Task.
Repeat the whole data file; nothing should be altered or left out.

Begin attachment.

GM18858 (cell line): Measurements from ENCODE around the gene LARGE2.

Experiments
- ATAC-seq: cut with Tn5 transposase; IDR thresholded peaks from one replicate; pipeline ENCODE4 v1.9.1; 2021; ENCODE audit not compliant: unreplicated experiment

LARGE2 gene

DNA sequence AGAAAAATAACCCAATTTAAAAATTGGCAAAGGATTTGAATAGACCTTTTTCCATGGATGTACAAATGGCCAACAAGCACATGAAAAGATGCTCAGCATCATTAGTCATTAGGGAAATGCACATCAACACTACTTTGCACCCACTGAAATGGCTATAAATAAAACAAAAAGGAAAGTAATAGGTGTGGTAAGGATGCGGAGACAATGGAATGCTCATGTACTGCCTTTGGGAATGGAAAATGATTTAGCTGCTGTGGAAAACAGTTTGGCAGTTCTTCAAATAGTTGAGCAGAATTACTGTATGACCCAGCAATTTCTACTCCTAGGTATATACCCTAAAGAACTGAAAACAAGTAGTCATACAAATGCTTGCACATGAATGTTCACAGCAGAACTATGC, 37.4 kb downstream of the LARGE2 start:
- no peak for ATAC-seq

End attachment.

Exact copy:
GM18858 (cell line): Measurements from ENCODE around the gene LARGE2.

Experiments
- ATAC-seq: cut with Tn5 transposase; IDR thresholded peaks from one replicate; pipeline ENCODE4 v1.9.1; 2021; ENCODE audit not compliant: unreplicated experiment

LARGE2 gene

DNA sequence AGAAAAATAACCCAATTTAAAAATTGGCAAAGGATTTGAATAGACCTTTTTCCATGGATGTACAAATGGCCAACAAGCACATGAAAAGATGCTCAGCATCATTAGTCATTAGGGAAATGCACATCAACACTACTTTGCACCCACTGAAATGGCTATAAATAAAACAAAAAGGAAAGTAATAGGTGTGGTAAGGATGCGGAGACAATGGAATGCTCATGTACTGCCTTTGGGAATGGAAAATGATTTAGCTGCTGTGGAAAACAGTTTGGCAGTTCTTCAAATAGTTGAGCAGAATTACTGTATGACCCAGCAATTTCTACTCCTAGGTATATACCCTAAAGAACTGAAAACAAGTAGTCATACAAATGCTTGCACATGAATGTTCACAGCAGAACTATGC, 37.4 kb downstream of the LARGE2 start:
- no peak for ATAC-seq